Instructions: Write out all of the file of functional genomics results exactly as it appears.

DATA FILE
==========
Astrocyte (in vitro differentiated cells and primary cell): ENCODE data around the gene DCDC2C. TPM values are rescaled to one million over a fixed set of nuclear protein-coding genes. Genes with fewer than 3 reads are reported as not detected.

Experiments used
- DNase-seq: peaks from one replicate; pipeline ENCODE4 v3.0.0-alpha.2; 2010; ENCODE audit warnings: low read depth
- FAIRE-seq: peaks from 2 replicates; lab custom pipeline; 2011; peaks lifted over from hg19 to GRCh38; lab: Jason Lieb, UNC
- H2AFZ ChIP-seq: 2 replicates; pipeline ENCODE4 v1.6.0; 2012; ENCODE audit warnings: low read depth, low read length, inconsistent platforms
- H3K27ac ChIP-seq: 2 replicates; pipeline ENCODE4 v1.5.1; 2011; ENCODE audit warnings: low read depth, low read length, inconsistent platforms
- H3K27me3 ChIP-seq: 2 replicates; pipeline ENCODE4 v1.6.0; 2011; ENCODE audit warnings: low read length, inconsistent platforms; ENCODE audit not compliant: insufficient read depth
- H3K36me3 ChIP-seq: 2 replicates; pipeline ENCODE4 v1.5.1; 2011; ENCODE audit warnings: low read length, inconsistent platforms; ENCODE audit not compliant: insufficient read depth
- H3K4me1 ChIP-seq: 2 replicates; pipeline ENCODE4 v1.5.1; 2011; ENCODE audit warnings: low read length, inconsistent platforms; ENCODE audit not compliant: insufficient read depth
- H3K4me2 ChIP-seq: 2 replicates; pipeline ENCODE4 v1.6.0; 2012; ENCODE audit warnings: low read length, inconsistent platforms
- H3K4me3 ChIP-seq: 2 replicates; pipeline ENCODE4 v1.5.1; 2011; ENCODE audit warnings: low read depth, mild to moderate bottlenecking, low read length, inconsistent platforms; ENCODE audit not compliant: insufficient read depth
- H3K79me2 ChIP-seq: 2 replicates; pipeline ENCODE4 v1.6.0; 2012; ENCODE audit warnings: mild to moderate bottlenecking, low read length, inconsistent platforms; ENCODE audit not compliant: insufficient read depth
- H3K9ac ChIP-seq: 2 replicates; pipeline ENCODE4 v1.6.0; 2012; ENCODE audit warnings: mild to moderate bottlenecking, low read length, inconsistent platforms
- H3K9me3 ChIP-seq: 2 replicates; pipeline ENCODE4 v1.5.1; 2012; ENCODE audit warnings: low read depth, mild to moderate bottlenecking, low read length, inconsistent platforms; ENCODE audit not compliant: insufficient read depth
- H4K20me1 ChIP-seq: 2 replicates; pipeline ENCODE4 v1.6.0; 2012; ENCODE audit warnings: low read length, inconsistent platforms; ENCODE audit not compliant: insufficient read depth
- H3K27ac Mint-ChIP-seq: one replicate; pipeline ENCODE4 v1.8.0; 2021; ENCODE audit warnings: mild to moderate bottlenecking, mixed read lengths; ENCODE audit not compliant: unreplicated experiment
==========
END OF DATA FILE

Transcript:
Astrocyte (in vitro differentiated cells and primary cell): ENCODE data around the gene DCDC2C. TPM values are rescaled to one million over a fixed set of nuclear protein-coding genes. Genes with fewer than 3 reads are reported as not detected.

Experiments used
- DNase-seq: peaks from one replicate; pipeline ENCODE4 v3.0.0-alpha.2; 2010; ENCODE audit warnings: low read depth
- FAIRE-seq: peaks from 2 replicates; lab custom pipeline; 2011; peaks lifted over from hg19 to GRCh38; lab: Jason Lieb, UNC
- H2AFZ ChIP-seq: 2 replicates; pipeline ENCODE4 v1.6.0; 2012; ENCODE audit warnings: low read depth, low read length, inconsistent platforms
- H3K27ac ChIP-seq: 2 replicates; pipeline ENCODE4 v1.5.1; 2011; ENCODE audit warnings: low read depth, low read length, inconsistent platforms
- H3K27me3 ChIP-seq: 2 replicates; pipeline ENCODE4 v1.6.0; 2011; ENCODE audit warnings: low read length, inconsistent platforms; ENCODE audit not compliant: insufficient read depth
- H3K36me3 ChIP-seq: 2 replicates; pipeline ENCODE4 v1.5.1; 2011; ENCODE audit warnings: low read length, inconsistent platforms; ENCODE audit not compliant: insufficient read depth
- H3K4me1 ChIP-seq: 2 replicates; pipeline ENCODE4 v1.5.1; 2011; ENCODE audit warnings: low read length, inconsistent platforms; ENCODE audit not compliant: insufficient read depth
- H3K4me2 ChIP-seq: 2 replicates; pipeline ENCODE4 v1.6.0; 2012; ENCODE audit warnings: low read length, inconsistent platforms
- H3K4me3 ChIP-seq: 2 replicates; pipeline ENCODE4 v1.5.1; 2011; ENCODE audit warnings: low read depth, mild to moderate bottlenecking, low read length, inconsistent platforms; ENCODE audit not compliant: insufficient read depth
- H3K79me2 ChIP-seq: 2 replicates; pipeline ENCODE4 v1.6.0; 2012; ENCODE audit warnings: mild to moderate bottlenecking, low read length, inconsistent platforms; ENCODE audit not compliant: insufficient read depth
- H3K9ac ChIP-seq: 2 replicates; pipeline ENCODE4 v1.6.0; 2012; ENCODE audit warnings: mild to moderate bottlenecking, low read length, inconsistent platforms
- H3K9me3 ChIP-seq: 2 replicates; pipeline ENCODE4 v1.5.1; 2012; ENCODE audit warnings: low read depth, mild to moderate bottlenecking, low read length, inconsistent platforms; ENCODE audit not compliant: insufficient read depth
- H4K20me1 ChIP-seq: 2 replicates; pipeline ENCODE4 v1.6.0; 2012; ENCODE audit warnings: low read length, inconsistent platforms; ENCODE audit not compliant: insufficient read depth
- H3K27ac Mint-ChIP-seq: one replicate; pipeline ENCODE4 v1.8.0; 2021; ENCODE audit warnings: mild to moderate bottlenecking, mixed read lengths; ENCODE audit not compliant: unreplicated experiment